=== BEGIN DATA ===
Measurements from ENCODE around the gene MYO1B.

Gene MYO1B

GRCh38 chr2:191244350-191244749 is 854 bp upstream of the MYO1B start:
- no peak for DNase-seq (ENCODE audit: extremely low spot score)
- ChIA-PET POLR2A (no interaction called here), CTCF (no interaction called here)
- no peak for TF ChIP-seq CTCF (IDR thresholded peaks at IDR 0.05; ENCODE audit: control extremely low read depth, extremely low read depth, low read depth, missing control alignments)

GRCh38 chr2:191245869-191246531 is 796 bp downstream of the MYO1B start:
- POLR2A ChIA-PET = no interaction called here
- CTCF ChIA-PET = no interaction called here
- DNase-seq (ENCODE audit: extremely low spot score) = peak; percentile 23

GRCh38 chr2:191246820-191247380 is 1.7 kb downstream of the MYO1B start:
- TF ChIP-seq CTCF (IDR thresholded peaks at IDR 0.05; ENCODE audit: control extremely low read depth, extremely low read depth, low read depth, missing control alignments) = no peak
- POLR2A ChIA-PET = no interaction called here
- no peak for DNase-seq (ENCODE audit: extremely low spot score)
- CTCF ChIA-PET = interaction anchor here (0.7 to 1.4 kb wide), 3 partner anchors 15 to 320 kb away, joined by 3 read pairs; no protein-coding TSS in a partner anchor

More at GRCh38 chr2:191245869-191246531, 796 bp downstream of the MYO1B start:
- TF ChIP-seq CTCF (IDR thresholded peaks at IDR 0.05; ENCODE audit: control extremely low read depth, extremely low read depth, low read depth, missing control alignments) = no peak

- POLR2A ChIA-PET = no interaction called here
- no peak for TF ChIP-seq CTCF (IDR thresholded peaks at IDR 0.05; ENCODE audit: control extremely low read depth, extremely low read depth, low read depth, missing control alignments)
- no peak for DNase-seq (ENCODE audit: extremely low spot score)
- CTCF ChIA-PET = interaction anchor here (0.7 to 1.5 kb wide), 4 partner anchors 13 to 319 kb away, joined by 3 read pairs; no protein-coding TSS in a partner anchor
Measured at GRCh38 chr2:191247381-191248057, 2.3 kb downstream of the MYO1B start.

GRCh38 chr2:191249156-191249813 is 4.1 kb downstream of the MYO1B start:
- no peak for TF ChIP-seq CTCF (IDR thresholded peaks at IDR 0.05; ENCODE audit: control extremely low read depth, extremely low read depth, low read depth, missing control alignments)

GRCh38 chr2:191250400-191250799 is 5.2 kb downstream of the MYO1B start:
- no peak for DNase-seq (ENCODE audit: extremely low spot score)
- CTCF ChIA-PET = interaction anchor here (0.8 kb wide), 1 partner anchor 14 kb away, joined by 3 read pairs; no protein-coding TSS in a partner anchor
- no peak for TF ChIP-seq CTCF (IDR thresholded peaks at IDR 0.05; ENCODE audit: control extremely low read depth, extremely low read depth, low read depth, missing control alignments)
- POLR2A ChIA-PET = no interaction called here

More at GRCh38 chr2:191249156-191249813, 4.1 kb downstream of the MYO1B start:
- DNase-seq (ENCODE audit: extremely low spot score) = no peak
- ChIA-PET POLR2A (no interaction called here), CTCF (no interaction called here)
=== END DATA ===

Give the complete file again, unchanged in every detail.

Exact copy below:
Measurements from ENCODE around the gene MYO1B.

Gene MYO1B

GRCh38 chr2:191244350-191244749 is 854 bp upstream of the MYO1B start:
- no peak for DNase-seq (ENCODE audit: extremely low spot score)
- ChIA-PET POLR2A (no interaction called here), CTCF (no interaction called here)
- no peak for TF ChIP-seq CTCF (IDR thresholded peaks at IDR 0.05; ENCODE audit: control extremely low read depth, extremely low read depth, low read depth, missing control alignments)

GRCh38 chr2:191245869-191246531 is 796 bp downstream of the MYO1B start:
- POLR2A ChIA-PET = no interaction called here
- CTCF ChIA-PET = no interaction called here
- DNase-seq (ENCODE audit: extremely low spot score) = peak; percentile 23

GRCh38 chr2:191246820-191247380 is 1.7 kb downstream of the MYO1B start:
- TF ChIP-seq CTCF (IDR thresholded peaks at IDR 0.05; ENCODE audit: control extremely low read depth, extremely low read depth, low read depth, missing control alignments) = no peak
- POLR2A ChIA-PET = no interaction called here
- no peak for DNase-seq (ENCODE audit: extremely low spot score)
- CTCF ChIA-PET = interaction anchor here (0.7 to 1.4 kb wide), 3 partner anchors 15 to 320 kb away, joined by 3 read pairs; no protein-coding TSS in a partner anchor

More at GRCh38 chr2:191245869-191246531, 796 bp downstream of the MYO1B start:
- TF ChIP-seq CTCF (IDR thresholded peaks at IDR 0.05; ENCODE audit: control extremely low read depth, extremely low read depth, low read depth, missing control alignments) = no peak

- POLR2A ChIA-PET = no interaction called here
- no peak for TF ChIP-seq CTCF (IDR thresholded peaks at IDR 0.05; ENCODE audit: control extremely low read depth, extremely low read depth, low read depth, missing control alignments)
- no peak for DNase-seq (ENCODE audit: extremely low spot score)
- CTCF ChIA-PET = interaction anchor here (0.7 to 1.5 kb wide), 4 partner anchors 13 to 319 kb away, joined by 3 read pairs; no protein-coding TSS in a partner anchor
Measured at GRCh38 chr2:191247381-191248057, 2.3 kb downstream of the MYO1B start.

GRCh38 chr2:191249156-191249813 is 4.1 kb downstream of the MYO1B start:
- no peak for TF ChIP-seq CTCF (IDR thresholded peaks at IDR 0.05; ENCODE audit: control extremely low read depth, extremely low read depth, low read depth, missing control alignments)

GRCh38 chr2:191250400-191250799 is 5.2 kb downstream of the MYO1B start:
- no peak for DNase-seq (ENCODE audit: extremely low spot score)
- CTCF ChIA-PET = interaction anchor here (0.8 kb wide), 1 partner anchor 14 kb away, joined by 3 read pairs; no protein-coding TSS in a partner anchor
- no peak for TF ChIP-seq CTCF (IDR thresholded peaks at IDR 0.05; ENCODE audit: control extremely low read depth, extremely low read depth, low read depth, missing control alignments)
- POLR2A ChIA-PET = no interaction called here

More at GRCh38 chr2:191249156-191249813, 4.1 kb downstream of the MYO1B start:
- DNase-seq (ENCODE audit: extremely low spot score) = no peak
- ChIA-PET POLR2A (no interaction called here), CTCF (no interaction called here)